Adding generic computer processes shouldn't have made this patent eligible. So how does it happen? One big problem is that incentives in the patent application process line up to favor the granting of patents. Patent examiners are graded through a "count" system that gives them progressively less credit as persistent applicants file new amendments, arguments, requests for continued examination, and continuation applications. This system makes it impossible for the Patent Office to ever finally reject an application. There is only one way for the Patent Office to get rid of a persistent applicant: give them a patent.

In this case, the BNY Mellon's lawyers essentially just pounded their fists on the table. They offered nothing more than the bare insistence that the patent included an "ordered combination," and that should negate the Alice rules. "There was no showing that the combination as a whole failed to provide an inventive concept," wrote the applicants. The examiner simply gave up and issued a patent that is plainly ineligible under Alice and many other cases.

We've written before that the Patent Office needs to do a better job applying Alice. Unfortunately, the new Director appears to want the opposite. Other lobbyists are pushing for legislation to undo Alice entirely. If they get their way, we can expect another flood of silly patents on business methods and software.

Reposted from the EFF's Stupid Patent of the Month series.

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Posted on Techdirt - 31 July 2018 @ 7:44pm

Stupid Patent Of The Month: Upaid Sues 'Offending Laundromats' For Using Prepaid Cards

from the offending-laundromat? dept

When patent trolls threaten and sue small businesses, their actions draw the public's attention to the worst abuses of the patent system. In 2013, a company called MPHJ Technology got called out in a U.S. Senate hearing as a "bottom feeder" engaged in "garden-variety extortion" after it sent out thousands of demand letters demanding payments from small businesses that dared to use printers with "scan-to-email" functions. Lawmakers, understandably, found it incomprehensible that broad, stupid patents were being used to sue burger stands and grocery stores.

There's a good reason for that concern. It's hard to see how lawsuits against small businesses using basic technology do anything to "promote the progress of science and the useful arts." By contrast, it is easy to see how these lawsuits harm companies and consumers by increasing the costs and risks of doing business.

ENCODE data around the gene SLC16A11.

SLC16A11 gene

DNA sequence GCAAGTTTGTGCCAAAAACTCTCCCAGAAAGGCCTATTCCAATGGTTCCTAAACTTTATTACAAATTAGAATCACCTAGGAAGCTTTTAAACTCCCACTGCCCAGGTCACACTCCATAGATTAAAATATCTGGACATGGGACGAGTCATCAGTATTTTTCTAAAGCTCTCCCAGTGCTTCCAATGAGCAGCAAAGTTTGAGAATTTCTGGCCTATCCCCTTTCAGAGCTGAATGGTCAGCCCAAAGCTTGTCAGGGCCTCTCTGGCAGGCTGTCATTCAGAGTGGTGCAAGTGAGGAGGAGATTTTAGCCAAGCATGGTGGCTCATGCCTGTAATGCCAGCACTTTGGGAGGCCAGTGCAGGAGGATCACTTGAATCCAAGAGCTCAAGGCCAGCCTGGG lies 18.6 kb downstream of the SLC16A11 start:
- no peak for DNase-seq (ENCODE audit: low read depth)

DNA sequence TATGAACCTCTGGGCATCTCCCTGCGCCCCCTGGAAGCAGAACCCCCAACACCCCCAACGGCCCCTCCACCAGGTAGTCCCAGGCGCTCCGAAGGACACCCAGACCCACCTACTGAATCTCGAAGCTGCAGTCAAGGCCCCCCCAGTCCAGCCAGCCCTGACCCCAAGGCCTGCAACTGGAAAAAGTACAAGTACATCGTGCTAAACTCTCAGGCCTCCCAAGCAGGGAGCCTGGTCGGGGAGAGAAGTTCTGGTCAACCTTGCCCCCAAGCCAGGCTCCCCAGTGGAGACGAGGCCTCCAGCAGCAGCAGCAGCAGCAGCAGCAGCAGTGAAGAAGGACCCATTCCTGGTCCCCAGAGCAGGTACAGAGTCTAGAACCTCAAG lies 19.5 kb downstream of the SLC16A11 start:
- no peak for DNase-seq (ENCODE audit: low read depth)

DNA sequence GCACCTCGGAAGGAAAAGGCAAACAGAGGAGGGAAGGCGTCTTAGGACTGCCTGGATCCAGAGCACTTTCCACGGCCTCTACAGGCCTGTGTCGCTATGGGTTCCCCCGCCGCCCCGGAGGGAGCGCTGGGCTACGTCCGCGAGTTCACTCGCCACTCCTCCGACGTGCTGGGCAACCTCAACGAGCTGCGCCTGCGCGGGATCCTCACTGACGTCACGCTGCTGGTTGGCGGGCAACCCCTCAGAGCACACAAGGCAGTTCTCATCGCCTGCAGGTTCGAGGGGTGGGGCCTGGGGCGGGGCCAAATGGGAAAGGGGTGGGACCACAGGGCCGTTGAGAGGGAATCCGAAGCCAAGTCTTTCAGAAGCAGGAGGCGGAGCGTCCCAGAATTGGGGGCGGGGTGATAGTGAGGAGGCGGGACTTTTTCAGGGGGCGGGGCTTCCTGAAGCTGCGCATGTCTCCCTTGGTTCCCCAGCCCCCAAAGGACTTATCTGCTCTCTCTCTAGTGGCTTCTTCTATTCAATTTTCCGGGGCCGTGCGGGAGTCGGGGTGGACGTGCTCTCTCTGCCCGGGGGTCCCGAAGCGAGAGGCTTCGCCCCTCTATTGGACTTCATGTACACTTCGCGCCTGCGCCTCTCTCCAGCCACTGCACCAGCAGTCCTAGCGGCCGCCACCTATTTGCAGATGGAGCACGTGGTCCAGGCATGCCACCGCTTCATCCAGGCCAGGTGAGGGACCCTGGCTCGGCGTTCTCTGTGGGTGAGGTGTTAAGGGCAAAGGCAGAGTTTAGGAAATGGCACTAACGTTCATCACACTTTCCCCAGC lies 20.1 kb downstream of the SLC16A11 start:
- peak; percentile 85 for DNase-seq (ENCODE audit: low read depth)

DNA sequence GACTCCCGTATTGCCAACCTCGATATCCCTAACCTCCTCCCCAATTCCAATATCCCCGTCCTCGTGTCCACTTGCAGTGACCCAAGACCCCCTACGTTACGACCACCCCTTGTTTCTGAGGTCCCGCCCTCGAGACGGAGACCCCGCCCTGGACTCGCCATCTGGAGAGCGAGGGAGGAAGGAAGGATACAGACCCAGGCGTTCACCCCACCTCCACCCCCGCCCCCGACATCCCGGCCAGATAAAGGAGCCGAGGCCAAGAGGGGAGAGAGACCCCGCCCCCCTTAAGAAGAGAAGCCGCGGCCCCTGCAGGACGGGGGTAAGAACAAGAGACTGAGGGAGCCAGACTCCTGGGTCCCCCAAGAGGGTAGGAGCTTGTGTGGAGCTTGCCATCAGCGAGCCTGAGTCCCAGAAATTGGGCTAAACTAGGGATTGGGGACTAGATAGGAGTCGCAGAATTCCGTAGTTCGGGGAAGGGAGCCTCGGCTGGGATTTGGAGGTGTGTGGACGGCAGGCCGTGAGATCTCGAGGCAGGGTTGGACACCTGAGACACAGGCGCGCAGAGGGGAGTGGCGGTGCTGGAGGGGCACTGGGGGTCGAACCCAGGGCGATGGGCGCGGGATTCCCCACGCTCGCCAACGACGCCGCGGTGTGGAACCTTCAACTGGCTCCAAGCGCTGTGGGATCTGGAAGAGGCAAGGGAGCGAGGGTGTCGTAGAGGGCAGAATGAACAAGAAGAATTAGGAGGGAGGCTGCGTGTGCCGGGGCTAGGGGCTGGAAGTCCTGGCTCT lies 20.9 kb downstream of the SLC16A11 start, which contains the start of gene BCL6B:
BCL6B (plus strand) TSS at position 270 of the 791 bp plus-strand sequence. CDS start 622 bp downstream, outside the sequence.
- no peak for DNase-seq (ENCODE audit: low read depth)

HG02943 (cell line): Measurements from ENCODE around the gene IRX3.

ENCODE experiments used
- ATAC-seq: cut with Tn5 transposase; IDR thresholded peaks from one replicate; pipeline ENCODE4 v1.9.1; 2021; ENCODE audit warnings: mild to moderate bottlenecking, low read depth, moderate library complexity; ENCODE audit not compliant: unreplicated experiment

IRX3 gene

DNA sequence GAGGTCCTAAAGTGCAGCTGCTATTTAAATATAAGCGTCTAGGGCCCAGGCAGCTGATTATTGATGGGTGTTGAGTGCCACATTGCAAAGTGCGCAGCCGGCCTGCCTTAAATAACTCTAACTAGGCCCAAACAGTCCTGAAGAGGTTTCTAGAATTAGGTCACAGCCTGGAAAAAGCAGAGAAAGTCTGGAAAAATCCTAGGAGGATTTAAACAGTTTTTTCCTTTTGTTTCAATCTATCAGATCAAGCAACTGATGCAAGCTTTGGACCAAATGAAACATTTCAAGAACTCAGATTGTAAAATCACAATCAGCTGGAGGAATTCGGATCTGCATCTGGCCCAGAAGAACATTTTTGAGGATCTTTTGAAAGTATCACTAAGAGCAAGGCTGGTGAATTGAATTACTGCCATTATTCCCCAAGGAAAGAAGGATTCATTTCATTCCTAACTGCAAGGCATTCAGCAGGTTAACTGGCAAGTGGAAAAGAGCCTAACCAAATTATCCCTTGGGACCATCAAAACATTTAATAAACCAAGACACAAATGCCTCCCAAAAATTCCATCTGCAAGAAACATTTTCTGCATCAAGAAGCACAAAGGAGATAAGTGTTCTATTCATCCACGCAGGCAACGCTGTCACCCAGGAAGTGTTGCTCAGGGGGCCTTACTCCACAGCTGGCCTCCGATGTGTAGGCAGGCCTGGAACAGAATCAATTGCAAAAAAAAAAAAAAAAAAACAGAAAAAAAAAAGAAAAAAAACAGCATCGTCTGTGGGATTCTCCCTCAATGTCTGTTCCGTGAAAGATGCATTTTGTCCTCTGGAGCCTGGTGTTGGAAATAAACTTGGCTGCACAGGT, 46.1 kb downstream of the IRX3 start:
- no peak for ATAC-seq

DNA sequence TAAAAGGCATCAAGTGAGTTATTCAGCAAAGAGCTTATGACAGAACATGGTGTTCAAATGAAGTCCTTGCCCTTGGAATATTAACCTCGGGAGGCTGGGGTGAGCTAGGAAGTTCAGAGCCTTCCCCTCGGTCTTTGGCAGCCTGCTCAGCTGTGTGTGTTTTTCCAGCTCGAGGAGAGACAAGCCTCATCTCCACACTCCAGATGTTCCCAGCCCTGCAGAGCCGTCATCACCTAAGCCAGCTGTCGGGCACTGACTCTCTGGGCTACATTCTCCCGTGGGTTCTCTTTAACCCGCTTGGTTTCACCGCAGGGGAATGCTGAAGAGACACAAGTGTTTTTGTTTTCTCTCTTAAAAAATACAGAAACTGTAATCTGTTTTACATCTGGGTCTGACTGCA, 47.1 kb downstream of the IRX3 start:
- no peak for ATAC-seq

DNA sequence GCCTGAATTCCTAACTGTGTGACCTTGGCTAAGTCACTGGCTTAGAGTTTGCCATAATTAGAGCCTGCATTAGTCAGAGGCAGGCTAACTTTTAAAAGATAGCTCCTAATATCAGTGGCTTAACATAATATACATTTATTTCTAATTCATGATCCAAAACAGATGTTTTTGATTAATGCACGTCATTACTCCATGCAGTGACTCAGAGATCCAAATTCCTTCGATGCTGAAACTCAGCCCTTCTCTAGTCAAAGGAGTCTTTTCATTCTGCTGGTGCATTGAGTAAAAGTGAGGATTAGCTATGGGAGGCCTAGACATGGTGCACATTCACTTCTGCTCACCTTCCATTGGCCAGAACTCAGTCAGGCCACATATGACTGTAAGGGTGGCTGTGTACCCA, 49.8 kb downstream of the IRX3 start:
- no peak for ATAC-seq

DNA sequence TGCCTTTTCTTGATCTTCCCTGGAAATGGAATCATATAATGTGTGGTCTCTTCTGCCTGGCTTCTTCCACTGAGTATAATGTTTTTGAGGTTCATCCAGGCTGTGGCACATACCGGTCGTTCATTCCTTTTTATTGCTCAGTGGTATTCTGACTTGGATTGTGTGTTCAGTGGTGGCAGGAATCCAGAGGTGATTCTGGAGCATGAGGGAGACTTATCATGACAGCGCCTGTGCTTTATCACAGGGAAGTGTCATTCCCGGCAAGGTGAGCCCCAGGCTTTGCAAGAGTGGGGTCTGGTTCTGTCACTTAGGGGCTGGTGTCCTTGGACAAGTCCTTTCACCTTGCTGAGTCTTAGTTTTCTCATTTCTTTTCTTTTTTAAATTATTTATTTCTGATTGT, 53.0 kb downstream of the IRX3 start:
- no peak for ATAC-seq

But the intermittent public attention hasn't stopped this most basic abuse of the patent system. Upaid Ltd., a shell company based in the British Virgin Islands, has been filing patent infringement lawsuits throughout 2018, including 14 against laundromats—yes, laundromats—from California to Massachusetts.

Upaid says that laundromats are infringing U.S. Patent No. 8,976,947. Claim 1 of the patent describes a computer system that performs "pre-authorized communication services and transactions," after checking an account to see if a user "has a sufficient amount currently available for the … transaction." It's essentially a patent on having a prepaid account for—well, anything.

Right now, Upaid lawyers are focused on systems run by Card Concepts, Inc., a service provider that markets a system called Laundry Card to laundromats. Many of the Upaid's complaints simply point to online photos of the laundromats and the relevant card dispensers as evidence of infringement.

This incredibly broad patent was granted in 2015, but dates to a series of applications stretching back to 1998. Even in 1998, a prepaid account was not an inventive concept. It's a basic and longstanding idea, that isn't improved by adding verbiage about a "plurality of external networks" and a "computer readable medium."

And that's exactly the argument that lawyers for Card Concepts Inc. made [.pdf] when they got sued by Upaid last year. CCI has rightly argued that the patent should be invalidated as abstract under the Alice decision. CCI's motion may well succeed in defending their customers—at some point.

Meanwhile, though, Upaid has unleashed 14 lawsuits against laundromats in different states, and has promised more. Faced with the prospect of paying a lawyer, even if just to buy time, some of those small businesses are likely to pay unjustified licensing fees for this patent.

In fact, it has begun to happen. Last week, UPaid put out a press release boasting that a Houston-based facility called 24 Hour Laundry had agreed to pay them. Laundromats in Kansas, Massachusetts, and Monterey, California are next up on the list.

"When required, we will strenuously enforce our rights through litigation against offending laundromats," warned Upaid CEO Simon Joyce. "Our recent settlement reveals that many parties are not aware that the card equipment critical to their successful laundry business infringes our patents."